Use in the Pediatric Population
A large group of patients with intractable epilepsy are younger than 12 years, including children with Lennox-Gastaut syndrome, Dravet syndrome, and other difficult-to-treat epileptic conditions. Morris and colleagues recently provided an evidence-based guideline for VNS in children that is based on a review of off-label use.
In 13 class 3 studies involving 470 children with partial or generalized epilepsy, 55% had > 50% seizure reduction with VNS. Similarly, in 4 class III studies of 113 children with Lennox-Gastaut syndrome, 55% had > 50% seizure reduction. Mood studies were not available for children. (In 2 class 3 studies of 31 adults with epilepsy, significant improvements in standard mood scales were observed.) Children were 3.4 times more likely than adults to develop an infection at the VNS implantation site.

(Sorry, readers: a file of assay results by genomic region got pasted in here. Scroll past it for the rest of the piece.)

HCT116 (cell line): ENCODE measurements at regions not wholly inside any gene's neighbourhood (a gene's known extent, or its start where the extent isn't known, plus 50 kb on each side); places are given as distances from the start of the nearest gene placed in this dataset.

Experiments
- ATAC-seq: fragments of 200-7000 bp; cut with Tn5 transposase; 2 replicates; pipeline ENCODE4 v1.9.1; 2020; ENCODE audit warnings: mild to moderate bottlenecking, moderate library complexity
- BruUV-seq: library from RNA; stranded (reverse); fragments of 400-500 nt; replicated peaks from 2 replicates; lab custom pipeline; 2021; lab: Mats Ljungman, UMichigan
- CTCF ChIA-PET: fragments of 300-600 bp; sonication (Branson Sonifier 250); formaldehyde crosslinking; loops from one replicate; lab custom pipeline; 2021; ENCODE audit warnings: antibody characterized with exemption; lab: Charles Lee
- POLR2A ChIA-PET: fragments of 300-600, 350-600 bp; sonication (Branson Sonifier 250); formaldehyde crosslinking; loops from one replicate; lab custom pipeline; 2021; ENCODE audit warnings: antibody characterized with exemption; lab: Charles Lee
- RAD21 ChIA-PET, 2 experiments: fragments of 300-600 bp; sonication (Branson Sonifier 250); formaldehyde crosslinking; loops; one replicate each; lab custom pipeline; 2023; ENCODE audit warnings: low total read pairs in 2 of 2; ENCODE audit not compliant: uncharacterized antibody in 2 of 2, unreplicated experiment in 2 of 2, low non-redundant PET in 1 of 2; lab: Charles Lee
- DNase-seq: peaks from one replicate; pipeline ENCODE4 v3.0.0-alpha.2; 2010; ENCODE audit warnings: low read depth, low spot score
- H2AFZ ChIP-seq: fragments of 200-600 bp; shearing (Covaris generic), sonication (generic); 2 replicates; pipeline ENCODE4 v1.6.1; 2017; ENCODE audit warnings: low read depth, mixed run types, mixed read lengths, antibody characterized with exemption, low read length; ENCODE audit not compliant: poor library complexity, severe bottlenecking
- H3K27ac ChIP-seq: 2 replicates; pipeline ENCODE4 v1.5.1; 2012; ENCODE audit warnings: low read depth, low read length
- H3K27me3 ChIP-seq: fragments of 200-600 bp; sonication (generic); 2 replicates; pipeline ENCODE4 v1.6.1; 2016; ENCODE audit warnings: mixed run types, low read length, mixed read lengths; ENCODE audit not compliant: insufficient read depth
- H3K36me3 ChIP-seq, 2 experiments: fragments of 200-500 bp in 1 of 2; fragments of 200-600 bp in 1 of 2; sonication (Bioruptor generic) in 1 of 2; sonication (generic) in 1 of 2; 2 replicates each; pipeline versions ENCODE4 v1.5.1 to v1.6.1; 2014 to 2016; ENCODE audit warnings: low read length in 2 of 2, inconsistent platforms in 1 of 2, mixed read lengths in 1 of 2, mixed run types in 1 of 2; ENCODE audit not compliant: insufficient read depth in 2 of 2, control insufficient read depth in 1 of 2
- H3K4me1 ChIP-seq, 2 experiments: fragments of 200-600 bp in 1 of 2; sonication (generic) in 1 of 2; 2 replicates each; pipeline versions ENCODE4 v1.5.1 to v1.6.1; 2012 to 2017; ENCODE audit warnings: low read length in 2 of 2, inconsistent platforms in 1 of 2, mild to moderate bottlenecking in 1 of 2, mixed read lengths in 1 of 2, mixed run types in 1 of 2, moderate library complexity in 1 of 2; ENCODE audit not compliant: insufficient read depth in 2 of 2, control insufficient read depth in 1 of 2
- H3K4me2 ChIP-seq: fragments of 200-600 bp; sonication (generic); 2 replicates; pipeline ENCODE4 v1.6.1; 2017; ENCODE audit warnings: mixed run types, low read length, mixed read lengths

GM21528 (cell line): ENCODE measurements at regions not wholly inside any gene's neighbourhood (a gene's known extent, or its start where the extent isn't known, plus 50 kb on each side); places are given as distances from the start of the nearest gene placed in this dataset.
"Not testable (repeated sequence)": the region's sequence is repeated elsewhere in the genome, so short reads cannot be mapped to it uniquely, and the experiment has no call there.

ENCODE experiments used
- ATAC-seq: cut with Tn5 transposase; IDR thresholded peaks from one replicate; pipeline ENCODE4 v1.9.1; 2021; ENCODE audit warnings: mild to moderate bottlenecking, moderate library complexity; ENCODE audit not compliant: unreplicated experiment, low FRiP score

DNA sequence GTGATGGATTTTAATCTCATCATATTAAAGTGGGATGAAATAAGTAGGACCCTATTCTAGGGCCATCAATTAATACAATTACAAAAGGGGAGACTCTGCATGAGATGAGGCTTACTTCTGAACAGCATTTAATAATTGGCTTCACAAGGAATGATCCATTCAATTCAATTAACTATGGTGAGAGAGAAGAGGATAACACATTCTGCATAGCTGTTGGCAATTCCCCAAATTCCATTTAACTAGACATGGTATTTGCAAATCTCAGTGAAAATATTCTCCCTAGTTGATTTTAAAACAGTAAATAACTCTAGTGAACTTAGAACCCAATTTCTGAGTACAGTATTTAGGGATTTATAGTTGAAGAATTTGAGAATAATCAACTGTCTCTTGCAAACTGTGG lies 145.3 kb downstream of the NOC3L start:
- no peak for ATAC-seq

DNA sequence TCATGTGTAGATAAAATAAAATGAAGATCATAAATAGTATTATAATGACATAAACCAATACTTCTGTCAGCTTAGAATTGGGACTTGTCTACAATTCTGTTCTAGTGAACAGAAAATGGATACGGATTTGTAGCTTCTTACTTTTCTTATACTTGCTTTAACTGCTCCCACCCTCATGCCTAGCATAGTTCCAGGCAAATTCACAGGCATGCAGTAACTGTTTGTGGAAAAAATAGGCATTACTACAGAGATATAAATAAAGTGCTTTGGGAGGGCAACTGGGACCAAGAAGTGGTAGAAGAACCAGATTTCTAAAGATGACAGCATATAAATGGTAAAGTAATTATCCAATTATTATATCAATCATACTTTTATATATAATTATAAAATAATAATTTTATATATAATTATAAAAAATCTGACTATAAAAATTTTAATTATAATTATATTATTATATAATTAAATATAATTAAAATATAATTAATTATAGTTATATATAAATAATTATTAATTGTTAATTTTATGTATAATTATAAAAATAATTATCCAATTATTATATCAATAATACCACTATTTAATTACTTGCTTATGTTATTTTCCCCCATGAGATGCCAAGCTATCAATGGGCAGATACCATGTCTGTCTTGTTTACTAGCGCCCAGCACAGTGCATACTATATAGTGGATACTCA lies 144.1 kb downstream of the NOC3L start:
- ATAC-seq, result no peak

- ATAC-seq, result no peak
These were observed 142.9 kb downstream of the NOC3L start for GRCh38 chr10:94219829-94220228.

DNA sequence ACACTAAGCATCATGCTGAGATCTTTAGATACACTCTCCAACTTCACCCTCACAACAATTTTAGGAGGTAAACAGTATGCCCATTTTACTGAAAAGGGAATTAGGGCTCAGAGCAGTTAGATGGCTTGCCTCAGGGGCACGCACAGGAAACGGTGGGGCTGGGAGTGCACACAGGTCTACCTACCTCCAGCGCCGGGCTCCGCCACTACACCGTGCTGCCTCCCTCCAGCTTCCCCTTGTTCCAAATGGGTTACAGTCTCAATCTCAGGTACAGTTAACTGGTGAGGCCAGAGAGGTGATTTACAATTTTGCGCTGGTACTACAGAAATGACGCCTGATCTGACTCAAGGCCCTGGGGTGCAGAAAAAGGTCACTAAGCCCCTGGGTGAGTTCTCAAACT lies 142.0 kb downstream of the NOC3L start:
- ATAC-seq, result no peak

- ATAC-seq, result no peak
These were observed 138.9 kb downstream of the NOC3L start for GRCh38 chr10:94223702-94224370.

For more than 15 years, VNS has proven a useful adjunct to pharmaceutical therapy in adults and children with intractable epilepsy. In an evidence-based guideline, Morris and colleagues concluded that VNS "may be considered" for treatment of seizures in children with epilepsy, including those with Lennox-Gastaut syndrome (level C). Improvements in mood, as well as a sense of control over seizures provided by the magnet, may be added benefits. Adverse events, such as postimplant infection and lead fracture, may occur more often in children than in adults.
As with many pediatric therapies, VNS is not FDA-approved for children. Nonetheless, VNS represents a potentially effective and nonsedating treatment option and should be considered for children with intractable epilepsy.
Medscape Neurology © 2013 WebMD, LLC
Cite this: Vagus Nerve Stimulation for Children With Epilepsy - Medscape - Nov 11, 2013.